Britain: Junior doctors strike to save public health system

Photo: Counterfire.

For the first time in 40 years, tens of thousands of junior doctors took to their picket lines on January 12 to oppose government plans to attack Britain's public National Health System (NHS).

As part of its bigger plan to run the NHS into the ground, the Conservative government is trying to impose a new contract on all junior doctors working in England.

The junior doctors trade union, the British Medical Association (BMA), has found that the new contract would result in the NHS suffering a shortage of doctors. This is due to the proposed pay cut and removal of maximum hours safeguards resulting in many junior doctors leaving the NHS due to poor pay, stress and burn-out.

Outside Sunderland Royal Hospital, two picket lines were set up next to each main entrance with the junior doctors in high spirits and good voice, cheering at the large number of car horns being sounded in support of them.

Many colourful, home-made placards were evident, including “More Hours – 30% less pay”, “Your Blood, my sweat, our tears” and an entire death certificate written out for “Sunderland” and addressed to health secretary Jeremy Hunt's office.

After the picket line, many of the junior doctors planned to take part in the BMA's “Meet a doctor” public engagement events being held in the city centres of Newcastle and Middlesbrough after a regional public strike rally in Newcastle.

The picket lines, public engagement exercises and street rallies were typical of the energetic, creative and seriously-organised spirit which has characterised the BMA's junior doctors campaign so far. They should serve as something of a model for all other public sector industrial disputes.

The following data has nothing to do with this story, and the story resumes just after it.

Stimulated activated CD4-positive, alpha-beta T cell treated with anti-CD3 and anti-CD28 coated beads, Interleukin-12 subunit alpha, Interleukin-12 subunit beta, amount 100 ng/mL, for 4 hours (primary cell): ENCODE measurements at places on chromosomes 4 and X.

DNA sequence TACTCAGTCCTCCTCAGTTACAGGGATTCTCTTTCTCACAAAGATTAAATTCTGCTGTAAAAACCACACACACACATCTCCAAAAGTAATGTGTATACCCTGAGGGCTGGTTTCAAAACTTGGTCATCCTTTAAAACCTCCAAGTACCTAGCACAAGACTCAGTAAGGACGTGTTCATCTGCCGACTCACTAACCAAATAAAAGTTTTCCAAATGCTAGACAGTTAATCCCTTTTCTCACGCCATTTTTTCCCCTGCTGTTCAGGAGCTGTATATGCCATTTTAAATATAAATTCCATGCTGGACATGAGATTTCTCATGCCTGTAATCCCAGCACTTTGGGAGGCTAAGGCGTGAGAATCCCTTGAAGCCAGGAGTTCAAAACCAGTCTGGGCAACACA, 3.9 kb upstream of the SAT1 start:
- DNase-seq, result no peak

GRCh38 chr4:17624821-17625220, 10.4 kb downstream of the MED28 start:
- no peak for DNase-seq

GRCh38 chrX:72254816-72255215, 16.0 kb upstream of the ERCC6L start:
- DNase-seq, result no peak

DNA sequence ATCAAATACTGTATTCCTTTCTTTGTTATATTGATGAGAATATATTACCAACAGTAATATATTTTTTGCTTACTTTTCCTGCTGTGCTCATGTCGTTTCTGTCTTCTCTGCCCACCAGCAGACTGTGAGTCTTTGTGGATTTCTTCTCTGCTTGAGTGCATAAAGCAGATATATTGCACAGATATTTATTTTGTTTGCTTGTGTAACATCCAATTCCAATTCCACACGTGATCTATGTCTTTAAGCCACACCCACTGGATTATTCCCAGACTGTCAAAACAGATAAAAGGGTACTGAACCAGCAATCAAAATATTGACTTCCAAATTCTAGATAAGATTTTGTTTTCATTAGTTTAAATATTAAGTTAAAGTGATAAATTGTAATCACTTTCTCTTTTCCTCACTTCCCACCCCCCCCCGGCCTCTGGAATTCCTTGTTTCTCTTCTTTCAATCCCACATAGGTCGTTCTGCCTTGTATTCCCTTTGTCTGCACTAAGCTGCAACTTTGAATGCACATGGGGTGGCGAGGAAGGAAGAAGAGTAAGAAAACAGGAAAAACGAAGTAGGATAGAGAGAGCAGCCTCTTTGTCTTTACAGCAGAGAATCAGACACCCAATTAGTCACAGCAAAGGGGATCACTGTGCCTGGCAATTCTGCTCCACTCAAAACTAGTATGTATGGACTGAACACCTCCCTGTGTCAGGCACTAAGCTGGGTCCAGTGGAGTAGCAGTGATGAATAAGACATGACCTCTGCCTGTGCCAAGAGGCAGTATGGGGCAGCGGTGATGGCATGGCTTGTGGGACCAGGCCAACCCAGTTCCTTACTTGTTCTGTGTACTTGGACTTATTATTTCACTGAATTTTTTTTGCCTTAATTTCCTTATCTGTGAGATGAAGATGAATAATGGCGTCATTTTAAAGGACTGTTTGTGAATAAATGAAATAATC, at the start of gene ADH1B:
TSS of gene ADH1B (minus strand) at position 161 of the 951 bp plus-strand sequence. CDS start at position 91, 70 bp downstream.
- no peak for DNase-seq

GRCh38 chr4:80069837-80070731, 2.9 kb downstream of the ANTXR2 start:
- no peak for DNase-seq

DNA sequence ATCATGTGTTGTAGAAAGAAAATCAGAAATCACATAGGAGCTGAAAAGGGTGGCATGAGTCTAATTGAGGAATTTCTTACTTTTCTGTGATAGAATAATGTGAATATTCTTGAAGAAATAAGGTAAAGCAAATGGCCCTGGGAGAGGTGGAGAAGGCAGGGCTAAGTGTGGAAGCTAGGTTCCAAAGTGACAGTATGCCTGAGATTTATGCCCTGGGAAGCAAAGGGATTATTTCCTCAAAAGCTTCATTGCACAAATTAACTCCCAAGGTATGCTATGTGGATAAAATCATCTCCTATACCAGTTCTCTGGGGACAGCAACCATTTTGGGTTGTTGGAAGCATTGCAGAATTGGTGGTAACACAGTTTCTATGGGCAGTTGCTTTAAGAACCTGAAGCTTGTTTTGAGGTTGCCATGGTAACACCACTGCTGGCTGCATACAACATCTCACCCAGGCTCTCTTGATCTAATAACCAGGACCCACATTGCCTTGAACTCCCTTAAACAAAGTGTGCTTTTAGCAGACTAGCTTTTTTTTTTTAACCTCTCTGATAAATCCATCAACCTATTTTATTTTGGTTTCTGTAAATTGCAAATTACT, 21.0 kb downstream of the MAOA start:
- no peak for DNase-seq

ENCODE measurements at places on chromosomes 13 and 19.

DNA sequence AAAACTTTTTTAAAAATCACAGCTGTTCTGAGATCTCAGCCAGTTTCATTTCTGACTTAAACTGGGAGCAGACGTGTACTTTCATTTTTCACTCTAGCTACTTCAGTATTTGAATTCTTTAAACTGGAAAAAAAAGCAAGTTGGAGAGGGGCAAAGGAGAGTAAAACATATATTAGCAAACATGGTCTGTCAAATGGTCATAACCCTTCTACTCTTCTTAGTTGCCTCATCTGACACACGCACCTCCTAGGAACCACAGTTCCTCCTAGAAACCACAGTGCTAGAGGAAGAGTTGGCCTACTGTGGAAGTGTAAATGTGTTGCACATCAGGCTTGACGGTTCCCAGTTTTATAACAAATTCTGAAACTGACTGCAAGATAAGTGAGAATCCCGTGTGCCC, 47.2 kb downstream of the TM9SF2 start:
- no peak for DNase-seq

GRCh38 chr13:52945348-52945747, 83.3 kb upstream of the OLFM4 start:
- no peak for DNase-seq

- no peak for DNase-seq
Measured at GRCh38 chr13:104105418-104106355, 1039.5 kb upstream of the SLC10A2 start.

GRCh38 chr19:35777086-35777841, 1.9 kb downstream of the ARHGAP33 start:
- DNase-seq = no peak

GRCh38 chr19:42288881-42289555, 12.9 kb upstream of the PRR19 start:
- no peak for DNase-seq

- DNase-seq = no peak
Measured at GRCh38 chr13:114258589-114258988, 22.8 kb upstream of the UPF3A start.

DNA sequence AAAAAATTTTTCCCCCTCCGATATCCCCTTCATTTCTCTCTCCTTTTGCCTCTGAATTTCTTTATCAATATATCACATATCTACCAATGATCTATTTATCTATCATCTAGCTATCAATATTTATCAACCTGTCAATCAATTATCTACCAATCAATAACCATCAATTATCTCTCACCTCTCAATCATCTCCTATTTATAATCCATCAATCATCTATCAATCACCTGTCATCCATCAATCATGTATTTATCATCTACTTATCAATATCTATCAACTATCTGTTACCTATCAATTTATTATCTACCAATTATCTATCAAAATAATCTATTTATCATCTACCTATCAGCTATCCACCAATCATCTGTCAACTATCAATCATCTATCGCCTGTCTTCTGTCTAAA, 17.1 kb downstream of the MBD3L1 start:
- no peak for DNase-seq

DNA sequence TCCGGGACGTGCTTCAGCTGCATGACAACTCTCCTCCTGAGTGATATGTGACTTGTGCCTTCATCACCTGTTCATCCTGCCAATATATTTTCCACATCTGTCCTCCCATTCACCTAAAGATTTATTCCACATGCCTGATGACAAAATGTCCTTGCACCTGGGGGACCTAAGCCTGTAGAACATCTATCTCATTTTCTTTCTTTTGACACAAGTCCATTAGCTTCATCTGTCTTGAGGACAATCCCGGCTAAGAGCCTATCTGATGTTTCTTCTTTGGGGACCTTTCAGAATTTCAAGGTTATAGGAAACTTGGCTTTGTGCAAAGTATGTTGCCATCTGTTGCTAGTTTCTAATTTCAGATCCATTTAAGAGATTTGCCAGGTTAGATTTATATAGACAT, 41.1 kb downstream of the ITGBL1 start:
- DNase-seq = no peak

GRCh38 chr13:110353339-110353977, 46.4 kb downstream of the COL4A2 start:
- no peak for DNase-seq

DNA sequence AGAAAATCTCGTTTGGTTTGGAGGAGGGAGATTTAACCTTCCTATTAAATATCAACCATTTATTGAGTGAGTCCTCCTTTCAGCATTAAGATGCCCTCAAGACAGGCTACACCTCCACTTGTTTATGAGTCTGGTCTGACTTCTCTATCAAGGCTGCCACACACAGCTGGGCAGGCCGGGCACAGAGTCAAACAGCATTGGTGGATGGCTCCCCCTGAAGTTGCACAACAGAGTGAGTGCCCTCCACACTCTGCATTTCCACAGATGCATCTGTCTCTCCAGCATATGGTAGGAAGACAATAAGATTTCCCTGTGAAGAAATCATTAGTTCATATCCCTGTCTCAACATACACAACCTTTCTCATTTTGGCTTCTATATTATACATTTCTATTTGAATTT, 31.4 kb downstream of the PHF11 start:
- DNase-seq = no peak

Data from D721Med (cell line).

The rallies, marches and now strike have all been designed to have as big an impact as possible through maximising public support (66% of the public support the strike according to a recent survey) and clearly and consistently identifying the junior doctors campaign as part of the broader movement to save the NHS from the Tories terminal program of cuts and privatisation.

[Reprinted from Counterfire.]

Like the article? Subscribe to Green Left now! You can also like us on Facebook and follow us on Twitter.

If you like our work, become a supporter

Green Left is a vital social-change project and aims to make all content available online, without paywalls. With no corporate sponsors or advertising, we rely on support and donations from readers like you.

For just $5 per month get the Green Left digital edition in your inbox each week. For $10 per month get the above and the print edition delivered to your door. You can also add a donation to your support by choosing the solidarity option of $20 per month.

Freecall now on 1800 634 206 or follow the support link below to make a secure supporter payment or donation online.